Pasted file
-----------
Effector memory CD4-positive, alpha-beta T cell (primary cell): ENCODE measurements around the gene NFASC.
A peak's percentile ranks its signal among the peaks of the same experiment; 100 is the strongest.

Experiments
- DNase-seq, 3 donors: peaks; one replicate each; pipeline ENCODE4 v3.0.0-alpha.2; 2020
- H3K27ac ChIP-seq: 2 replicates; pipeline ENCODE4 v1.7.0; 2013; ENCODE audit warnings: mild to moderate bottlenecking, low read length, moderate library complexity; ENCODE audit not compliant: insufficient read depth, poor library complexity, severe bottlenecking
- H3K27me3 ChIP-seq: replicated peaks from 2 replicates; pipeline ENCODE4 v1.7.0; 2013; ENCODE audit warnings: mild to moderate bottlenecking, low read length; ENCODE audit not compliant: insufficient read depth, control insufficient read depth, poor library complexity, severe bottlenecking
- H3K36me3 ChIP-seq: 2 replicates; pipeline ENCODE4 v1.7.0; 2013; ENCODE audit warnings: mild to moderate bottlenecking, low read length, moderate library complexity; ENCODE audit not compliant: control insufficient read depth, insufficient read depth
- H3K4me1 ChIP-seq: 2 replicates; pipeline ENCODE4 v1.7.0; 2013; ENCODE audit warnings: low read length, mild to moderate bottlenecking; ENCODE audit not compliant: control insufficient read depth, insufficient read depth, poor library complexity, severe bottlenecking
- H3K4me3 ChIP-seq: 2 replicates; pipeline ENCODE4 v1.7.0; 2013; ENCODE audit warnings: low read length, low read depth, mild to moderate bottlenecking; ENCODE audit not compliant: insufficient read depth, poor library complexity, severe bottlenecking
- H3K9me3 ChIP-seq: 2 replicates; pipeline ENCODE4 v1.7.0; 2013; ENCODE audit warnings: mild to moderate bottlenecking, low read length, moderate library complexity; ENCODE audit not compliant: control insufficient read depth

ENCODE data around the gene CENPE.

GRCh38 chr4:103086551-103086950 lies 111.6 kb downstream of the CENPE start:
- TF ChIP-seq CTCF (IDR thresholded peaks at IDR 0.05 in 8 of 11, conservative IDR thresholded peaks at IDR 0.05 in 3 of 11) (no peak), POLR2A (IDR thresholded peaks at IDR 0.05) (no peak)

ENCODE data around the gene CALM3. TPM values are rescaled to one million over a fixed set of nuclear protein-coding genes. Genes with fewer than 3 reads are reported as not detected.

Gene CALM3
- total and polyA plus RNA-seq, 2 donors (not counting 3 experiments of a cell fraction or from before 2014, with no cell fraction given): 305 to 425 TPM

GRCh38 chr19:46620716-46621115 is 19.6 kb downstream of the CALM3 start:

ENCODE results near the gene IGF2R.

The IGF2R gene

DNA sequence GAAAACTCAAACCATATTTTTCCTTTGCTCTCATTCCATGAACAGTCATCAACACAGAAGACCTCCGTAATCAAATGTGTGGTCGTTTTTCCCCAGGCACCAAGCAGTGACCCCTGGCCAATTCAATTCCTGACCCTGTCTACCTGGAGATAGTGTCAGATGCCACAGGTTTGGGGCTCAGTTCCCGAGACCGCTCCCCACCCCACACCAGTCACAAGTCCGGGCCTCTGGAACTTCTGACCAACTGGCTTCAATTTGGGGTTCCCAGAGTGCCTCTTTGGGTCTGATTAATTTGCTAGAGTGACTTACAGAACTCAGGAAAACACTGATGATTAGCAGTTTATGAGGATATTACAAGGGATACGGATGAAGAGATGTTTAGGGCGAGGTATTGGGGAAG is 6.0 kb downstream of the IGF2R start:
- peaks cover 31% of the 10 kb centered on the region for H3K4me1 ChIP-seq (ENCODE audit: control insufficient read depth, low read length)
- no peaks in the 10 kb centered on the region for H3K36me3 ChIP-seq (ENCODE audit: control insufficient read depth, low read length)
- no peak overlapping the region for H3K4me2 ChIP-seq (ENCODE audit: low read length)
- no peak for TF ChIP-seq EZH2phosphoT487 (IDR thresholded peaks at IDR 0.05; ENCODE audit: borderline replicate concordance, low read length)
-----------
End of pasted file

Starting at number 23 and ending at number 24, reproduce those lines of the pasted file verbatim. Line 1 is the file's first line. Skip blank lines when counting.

- no peak overlapping the region for H3K4me2 ChIP-seq (ENCODE audit: low read length)
- no peak for TF ChIP-seq EZH2phosphoT487 (IDR thresholded peaks at IDR 0.05; ENCODE audit: borderline replicate concordance, low read length)